Last night, Eliza and I drove out to check on a location for two weekends from now. It’s a little more cramped and cluttered than I remembered and a much different layout than Chris pictured when he wrote the sequence, but I think the atmosphere is very cool and will make the tight quarters worth it. These next two weekends look to be pretty hard, but I feel like we’ve got a pretty good handle on things right now.

Tonight I’m working through some dialogue with everybody’s favorite villain, Damon, and then joining an Alien/Aliens double feature already in progress in my living room as we get ready for the release of Prometheus.

Thanks for reading, y’all.

–Jarvi

PoPS update 116-Ep7 Production Week 1

Posted in Hypothesis the 7th on May 28, 2012 by PoPS blog

Skype Auditions and Getting Ready to Shoot Again

Posted in Hypothesis the 7th on May 23, 2012 by PoPS blog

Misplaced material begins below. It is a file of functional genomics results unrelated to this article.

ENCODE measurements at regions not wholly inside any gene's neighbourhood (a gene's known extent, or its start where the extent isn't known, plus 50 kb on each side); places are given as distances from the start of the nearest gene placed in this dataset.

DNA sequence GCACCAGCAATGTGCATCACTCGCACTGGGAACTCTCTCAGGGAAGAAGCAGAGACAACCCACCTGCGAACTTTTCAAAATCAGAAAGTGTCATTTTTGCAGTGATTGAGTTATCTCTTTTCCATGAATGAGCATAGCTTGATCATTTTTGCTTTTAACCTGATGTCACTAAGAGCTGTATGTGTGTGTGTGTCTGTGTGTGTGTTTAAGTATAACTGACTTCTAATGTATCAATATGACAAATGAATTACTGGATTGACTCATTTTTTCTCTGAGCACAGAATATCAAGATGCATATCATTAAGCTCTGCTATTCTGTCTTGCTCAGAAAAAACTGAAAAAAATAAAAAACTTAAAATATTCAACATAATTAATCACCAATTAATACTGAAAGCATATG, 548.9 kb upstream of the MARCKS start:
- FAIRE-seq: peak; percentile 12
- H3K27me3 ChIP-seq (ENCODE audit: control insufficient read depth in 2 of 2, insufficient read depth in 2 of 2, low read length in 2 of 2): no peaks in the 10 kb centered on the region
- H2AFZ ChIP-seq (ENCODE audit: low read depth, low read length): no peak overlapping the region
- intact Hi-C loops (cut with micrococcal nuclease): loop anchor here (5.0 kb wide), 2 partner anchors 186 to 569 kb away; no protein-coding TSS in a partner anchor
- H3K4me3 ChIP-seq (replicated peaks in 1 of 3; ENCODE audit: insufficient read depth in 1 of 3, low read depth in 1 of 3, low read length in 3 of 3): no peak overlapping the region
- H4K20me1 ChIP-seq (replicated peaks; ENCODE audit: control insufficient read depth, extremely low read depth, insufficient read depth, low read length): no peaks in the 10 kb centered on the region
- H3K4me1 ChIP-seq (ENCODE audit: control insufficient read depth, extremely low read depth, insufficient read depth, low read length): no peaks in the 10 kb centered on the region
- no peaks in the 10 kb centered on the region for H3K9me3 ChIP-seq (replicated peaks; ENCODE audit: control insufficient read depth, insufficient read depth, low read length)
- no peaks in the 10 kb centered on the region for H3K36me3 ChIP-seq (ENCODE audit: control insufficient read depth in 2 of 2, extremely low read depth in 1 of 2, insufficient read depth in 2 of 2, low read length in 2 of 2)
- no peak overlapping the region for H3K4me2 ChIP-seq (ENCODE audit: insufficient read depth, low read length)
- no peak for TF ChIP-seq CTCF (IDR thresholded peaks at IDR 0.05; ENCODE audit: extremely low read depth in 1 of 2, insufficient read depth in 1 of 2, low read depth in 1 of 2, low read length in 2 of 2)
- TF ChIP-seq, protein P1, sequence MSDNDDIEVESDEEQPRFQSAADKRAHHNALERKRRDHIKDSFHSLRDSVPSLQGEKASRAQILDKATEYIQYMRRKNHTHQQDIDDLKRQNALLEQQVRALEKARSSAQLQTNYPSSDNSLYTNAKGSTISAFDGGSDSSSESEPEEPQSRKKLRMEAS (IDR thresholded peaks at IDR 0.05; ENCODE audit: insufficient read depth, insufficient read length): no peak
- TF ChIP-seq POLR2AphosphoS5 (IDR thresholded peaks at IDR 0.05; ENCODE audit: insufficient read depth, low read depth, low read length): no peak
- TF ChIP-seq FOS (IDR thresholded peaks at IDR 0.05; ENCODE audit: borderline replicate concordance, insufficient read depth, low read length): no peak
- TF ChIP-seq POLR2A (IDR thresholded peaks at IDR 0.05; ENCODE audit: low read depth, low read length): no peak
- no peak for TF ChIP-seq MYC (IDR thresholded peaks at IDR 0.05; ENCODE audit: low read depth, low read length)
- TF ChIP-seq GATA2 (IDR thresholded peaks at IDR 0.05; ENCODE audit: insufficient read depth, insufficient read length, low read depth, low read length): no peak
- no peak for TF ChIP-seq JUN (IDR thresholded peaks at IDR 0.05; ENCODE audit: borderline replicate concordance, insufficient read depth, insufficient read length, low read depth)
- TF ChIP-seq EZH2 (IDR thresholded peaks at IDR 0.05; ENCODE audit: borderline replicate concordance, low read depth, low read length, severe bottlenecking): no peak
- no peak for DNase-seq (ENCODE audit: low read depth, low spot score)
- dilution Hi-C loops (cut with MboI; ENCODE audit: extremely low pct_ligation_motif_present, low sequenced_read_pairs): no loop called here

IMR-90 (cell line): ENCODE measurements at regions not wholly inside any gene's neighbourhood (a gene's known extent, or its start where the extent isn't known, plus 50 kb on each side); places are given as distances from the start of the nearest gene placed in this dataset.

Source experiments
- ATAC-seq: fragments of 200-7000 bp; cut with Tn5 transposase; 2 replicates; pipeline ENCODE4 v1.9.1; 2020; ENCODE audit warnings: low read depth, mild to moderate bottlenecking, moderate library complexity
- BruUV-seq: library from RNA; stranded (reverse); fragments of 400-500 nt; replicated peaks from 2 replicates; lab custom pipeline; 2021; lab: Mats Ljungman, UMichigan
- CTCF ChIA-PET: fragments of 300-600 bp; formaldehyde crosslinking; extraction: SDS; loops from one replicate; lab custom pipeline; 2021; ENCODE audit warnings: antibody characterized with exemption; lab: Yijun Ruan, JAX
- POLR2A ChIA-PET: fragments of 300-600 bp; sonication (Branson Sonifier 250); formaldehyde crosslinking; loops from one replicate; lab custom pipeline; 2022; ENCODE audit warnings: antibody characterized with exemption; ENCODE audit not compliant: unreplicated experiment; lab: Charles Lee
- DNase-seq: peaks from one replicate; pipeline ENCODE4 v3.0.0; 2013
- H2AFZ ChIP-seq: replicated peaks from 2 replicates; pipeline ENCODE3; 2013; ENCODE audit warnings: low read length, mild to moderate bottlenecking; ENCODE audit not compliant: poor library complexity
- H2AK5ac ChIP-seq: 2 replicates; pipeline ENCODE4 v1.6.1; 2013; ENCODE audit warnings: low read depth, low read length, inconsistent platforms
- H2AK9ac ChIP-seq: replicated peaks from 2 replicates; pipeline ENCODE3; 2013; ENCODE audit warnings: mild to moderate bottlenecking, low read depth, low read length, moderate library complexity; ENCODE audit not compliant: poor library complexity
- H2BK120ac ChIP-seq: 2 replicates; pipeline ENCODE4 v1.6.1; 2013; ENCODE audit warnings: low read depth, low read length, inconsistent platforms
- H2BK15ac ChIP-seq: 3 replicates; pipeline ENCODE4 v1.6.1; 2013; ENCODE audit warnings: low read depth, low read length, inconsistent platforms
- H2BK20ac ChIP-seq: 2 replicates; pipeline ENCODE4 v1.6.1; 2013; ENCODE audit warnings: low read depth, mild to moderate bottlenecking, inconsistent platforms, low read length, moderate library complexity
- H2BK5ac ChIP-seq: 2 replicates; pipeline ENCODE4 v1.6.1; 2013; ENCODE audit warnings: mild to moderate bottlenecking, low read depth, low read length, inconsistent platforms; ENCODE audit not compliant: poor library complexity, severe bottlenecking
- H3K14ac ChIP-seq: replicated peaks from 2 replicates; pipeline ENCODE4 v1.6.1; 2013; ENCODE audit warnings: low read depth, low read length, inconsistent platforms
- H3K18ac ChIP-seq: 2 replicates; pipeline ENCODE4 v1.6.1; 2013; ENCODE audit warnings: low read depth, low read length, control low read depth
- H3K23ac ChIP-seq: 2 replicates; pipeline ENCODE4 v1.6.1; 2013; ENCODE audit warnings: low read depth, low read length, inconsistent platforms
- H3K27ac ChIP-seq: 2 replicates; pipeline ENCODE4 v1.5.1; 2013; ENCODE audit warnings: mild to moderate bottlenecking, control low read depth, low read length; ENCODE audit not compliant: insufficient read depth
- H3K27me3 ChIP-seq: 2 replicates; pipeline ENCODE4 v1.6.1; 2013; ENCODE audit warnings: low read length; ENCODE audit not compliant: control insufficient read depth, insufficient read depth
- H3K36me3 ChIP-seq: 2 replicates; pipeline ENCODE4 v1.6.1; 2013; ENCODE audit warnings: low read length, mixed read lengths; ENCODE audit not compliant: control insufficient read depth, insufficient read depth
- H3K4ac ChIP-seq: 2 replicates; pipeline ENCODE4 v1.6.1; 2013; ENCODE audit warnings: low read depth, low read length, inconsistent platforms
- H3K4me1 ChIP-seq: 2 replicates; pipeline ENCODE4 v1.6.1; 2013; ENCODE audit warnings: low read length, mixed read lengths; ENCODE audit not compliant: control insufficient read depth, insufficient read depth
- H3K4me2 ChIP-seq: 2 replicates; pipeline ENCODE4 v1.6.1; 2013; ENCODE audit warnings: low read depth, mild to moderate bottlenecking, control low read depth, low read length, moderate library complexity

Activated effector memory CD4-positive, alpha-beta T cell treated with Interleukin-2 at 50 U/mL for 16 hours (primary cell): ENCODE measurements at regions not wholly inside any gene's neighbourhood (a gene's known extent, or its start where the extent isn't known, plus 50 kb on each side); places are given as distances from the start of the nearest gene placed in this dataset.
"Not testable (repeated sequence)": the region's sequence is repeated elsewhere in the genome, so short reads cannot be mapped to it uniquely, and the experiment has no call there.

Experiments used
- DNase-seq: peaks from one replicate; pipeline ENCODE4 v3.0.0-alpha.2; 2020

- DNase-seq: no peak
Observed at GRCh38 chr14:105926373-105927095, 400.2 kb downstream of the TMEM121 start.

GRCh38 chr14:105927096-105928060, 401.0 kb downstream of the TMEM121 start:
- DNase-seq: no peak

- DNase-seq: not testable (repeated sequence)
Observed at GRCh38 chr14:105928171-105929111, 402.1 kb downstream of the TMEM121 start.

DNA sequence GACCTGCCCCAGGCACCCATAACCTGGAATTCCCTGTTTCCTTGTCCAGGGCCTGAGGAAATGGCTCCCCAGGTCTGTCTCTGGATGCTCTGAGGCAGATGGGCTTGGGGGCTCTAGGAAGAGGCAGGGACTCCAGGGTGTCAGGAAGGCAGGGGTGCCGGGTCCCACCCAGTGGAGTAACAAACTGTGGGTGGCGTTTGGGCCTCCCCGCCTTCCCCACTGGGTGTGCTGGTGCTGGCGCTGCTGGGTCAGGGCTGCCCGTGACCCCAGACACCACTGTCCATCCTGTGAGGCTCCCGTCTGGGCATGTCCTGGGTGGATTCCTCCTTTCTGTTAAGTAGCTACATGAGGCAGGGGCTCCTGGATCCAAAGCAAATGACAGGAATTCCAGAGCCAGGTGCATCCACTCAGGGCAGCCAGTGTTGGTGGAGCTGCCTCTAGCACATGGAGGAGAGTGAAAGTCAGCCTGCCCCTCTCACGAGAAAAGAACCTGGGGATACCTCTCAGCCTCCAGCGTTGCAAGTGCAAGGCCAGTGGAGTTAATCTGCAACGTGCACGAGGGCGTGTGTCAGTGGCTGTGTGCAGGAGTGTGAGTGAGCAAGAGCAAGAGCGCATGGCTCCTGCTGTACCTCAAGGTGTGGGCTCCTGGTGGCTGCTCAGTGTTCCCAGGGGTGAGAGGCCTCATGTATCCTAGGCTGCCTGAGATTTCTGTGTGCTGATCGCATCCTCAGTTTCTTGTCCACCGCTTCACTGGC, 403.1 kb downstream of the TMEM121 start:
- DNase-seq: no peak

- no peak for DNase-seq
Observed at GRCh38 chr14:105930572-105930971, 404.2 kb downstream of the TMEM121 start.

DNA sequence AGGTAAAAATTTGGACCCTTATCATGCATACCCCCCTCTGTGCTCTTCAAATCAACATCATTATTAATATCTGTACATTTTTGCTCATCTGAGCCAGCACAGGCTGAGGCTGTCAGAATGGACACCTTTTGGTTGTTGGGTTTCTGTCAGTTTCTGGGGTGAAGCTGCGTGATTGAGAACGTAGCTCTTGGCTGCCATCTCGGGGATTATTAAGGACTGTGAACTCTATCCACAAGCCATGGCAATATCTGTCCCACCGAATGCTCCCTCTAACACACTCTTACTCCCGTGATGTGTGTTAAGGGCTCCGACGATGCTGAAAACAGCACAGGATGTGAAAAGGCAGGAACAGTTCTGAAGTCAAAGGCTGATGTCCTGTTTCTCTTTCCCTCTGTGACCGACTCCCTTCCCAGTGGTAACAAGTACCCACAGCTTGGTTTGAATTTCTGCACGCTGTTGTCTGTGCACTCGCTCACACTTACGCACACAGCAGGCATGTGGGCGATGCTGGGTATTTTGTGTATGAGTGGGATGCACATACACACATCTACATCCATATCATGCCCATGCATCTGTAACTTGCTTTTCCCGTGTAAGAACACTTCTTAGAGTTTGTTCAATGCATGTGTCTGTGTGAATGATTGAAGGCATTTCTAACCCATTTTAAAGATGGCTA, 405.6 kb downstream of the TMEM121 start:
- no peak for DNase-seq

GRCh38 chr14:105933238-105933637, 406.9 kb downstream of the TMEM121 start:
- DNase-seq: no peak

Seeing as how episode 7 production just snuck up on us while we were trying to finish post on episode 6, there was barely any time for auditions. Auditions just take time. You have to write a casting call, put it up, sort through all the submissions, reserve a space which costs money, notify actors of their times, rearrange the times sheet based on people’s availability (you have to work with people’s availability when you’re only offering to pay in copy, credit, and meals), travel to the audition space, go through all the auditions, drive back home, notify everyone who’s cast and send out the schedules and scripts. As I was looking down the barrel of all of this, I got to thinking, I can’t eliminate much from the process, but I can get rid of the space and the travel. Holding Skype auditions went so smoothly I couldn’t believe it. I interviewed people from the comfort of my home office and got an idea of their read on a character, ability to take direction, non-headshot appearance, and ability to make small talk like a person. It was awesome. There were only one or two technical problems (always unavoidable), and they were quickly solved with a hang-up/call-back or a visit to camera preferences. The only question remaining is a fairly obvious one…what about their ability to perform outside of a comfortable environment? Bringing that same performance to a room full of strangers and a rolling camera probably says a lot about an actors ability to perform under pressure, but I just didn’t have the time or money this time. We’re waiting to do our crowd-sourced fundraising campaign until episode 6 is finished and Eliza and I are funding episode 7 production out of our savings for the time being. Hopefully the audience will come through for us again or I guess we won’t be going to visit my sister this year.